An overview of planning an itinerary and obtaining proper documentation for exporters. This article is part of "A Basic Guide to Exporting", provided by the U.S. Commercial Service, to assist companies in exporting.
Travel agents can arrange transportation and hotel reservations quickly and efficiently. They can also help plan your itinerary, obtain the best travel rates, explain which countries require visas, advise on hotel rates and locations, and provide other valuable services. Because hotels, airlines, and other carriers pay the fees charged by travel agents, this assistance and expertise may be available at no charge to you.

A well-planned itinerary enables you to make the best use of your time abroad. Although traveling is expensive and your time is valuable, an overloaded schedule can be counterproductive. Two or three definite appointments, confirmed well in advance and spaced comfortably throughout a day, are more productive and enjoyable than a crowded agenda that forces you to rush from one meeting to the next before business is really concluded. If possible, you should plan an extra day to rest to deal with jet lag before starting your scheduled business appointments. As you
plan your trip, keep in mind:
  • The travel plans should reflect your company’s goals and priorities. You should obtain the names of possible contacts, arrange appointments, and check transportation schedules before the trip begins. The most important meetings should be confirmed before you leave the United States. The U.S. Commercial Service can offer assistance through programs such as business matchmaking. 
  • As a rule, you should keep your schedule flexible enough to allow for both unexpected problems (such as transportation delays) and unexpected opportunities. However, accepting an unscheduled luncheon invitation from a prospective client should not keep you from missing the next scheduled meeting.
  • You should confirm the normal workdays an business hours in the countries being visited. In many Middle Eastern countries, for instance, the workweek typically runs from Saturday to Thursday. Lunchtimes that last 2 to 4 hours are customary in many countries.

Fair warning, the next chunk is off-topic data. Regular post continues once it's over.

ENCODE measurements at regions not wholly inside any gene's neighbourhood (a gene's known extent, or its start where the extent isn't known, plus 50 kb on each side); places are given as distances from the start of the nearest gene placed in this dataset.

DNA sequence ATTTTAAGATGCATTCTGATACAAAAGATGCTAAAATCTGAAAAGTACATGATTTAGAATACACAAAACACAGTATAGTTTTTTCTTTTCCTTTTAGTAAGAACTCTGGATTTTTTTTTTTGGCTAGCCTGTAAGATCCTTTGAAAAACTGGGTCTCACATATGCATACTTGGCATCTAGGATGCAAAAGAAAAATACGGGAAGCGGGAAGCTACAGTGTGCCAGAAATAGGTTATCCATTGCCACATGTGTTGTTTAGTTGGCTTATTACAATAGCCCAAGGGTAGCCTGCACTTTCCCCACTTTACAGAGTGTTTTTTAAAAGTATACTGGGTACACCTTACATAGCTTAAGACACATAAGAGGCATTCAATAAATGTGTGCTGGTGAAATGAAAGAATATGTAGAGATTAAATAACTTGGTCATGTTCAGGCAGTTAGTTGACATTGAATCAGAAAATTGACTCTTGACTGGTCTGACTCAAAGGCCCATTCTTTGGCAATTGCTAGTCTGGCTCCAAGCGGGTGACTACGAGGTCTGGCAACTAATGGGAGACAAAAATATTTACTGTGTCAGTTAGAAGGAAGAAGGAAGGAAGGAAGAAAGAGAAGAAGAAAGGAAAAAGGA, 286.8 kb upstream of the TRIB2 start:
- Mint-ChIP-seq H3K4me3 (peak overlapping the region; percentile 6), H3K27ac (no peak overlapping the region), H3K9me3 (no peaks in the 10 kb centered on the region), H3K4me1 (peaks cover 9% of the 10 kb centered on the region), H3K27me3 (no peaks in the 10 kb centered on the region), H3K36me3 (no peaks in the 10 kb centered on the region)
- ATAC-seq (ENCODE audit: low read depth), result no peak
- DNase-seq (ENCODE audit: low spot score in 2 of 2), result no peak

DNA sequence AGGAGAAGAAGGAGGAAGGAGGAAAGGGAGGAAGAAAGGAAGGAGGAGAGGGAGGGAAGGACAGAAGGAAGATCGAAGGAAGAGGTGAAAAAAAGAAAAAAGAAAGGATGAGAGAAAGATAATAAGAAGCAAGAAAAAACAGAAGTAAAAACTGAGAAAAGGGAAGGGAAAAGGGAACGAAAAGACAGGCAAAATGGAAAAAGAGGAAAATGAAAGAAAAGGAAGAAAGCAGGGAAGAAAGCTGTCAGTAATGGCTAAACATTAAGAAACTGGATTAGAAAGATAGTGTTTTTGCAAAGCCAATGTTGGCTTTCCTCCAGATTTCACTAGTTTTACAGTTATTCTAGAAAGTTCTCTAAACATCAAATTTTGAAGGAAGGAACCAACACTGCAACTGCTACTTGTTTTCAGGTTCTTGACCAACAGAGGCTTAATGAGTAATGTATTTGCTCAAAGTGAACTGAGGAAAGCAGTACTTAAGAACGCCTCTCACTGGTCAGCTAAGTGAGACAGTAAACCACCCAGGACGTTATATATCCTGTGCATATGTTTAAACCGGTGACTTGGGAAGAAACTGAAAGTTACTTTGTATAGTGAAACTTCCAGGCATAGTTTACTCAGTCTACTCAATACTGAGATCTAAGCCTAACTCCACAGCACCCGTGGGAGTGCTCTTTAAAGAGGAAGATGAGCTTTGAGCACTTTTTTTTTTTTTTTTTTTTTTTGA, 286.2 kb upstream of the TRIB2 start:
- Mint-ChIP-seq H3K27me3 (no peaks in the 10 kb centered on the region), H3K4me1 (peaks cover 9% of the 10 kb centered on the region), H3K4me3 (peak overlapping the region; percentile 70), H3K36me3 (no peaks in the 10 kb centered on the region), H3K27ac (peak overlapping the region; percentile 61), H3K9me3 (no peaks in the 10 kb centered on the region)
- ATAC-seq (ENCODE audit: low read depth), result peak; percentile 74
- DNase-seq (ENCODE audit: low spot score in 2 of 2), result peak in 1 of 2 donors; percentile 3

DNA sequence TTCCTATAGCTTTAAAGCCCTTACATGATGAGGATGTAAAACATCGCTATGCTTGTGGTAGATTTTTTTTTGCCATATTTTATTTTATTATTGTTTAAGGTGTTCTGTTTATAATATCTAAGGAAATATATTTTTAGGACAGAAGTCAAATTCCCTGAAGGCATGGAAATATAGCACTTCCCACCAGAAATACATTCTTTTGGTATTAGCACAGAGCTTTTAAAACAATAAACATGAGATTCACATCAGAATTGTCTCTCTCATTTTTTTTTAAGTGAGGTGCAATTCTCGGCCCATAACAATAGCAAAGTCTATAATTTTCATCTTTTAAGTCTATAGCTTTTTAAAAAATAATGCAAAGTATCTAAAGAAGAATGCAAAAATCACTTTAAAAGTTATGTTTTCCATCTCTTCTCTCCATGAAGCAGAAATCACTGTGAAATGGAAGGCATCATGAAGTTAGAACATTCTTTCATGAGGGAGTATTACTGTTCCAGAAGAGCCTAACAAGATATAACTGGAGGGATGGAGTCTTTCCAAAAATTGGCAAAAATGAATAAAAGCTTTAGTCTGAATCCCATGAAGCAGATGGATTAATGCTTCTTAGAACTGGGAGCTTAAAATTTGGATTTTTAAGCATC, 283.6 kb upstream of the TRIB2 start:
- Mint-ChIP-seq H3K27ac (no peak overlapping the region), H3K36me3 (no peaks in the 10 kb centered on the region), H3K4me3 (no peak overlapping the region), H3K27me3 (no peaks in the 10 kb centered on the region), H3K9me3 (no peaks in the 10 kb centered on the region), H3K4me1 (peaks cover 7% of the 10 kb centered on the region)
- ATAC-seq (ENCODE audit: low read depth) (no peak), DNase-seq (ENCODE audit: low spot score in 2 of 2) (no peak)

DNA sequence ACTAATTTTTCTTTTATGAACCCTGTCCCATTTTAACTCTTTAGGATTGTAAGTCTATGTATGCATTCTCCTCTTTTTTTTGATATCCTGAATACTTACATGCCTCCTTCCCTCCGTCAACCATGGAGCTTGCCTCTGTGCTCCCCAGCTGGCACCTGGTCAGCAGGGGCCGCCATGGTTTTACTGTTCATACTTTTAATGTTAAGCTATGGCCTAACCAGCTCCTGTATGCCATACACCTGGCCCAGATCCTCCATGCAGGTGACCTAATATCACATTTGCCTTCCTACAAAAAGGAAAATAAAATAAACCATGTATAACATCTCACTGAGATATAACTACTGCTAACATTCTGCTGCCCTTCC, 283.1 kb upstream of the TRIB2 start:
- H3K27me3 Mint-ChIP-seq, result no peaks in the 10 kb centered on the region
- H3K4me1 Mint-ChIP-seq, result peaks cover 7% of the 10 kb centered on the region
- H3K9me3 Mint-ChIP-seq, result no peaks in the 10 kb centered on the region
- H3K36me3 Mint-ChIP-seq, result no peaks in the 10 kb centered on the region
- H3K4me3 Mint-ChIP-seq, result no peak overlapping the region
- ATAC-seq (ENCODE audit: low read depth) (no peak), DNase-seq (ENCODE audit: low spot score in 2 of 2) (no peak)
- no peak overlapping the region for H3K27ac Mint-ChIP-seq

• You should also contact a U.S. Commercial Service office to learn of any travel advisories issued by the U.S. Department of State for countries you plan to visit. Advisories alert travelers to potentially dangerous in-country situations. The U.S. Department of State also includes travel advisories at
Prepare in advance to make your trip smoother and more productive.
  • Schedule meetings before leaving the United States. Determine whether an interpreter will be required and, if so, make all necessary arrangements before arriving. Business language is generally more technical than the conversational speech that many travelers can handle— and mistakes can be costly.  The U.S. Commercial Service can assist in locating qualified translators.
  • Prepare new business cards in as many languages and sizes as necessary. In most countries, exchanging business cards at the first meeting is considered good business manners. As a matter of courtesy, it is best to carry business cards printed both in English and, if applicable, in the language of the country being visited.
  • Prepare for different weather conditions. Seasonal weather conditions in the countries being visited are likely to be different from conditions in the United States.
  • Address health care issues. Plan appropriately with respect to prescription drugs, health insurance, vaccinations, and other matters, including dietary needs and preferences.
  • Find out about the electrical current in each of your destinations. A transformer, plug adapter, or both may be needed to demonstrate company products, as well as your own electronics—such as laptops or tablets for presentations.
  • Think about money. U.S. banks can provide a list of automatic teller machines overseas, exchange rates, and traveler’s checks.
  • Consider transportation. Be aware of public and private transportation available in each country you’ll be visiting and have a plan for getting around. Arrange as many needs as possible (e.g., hiring a driver) before you arrive.
  • Prepare for differences in culture. Become familiar with basic cultural communication such as hand signals, street signs, and tipping conventions. U.S. Commercial Service commercial officers and specialists can teach you much about new cultures.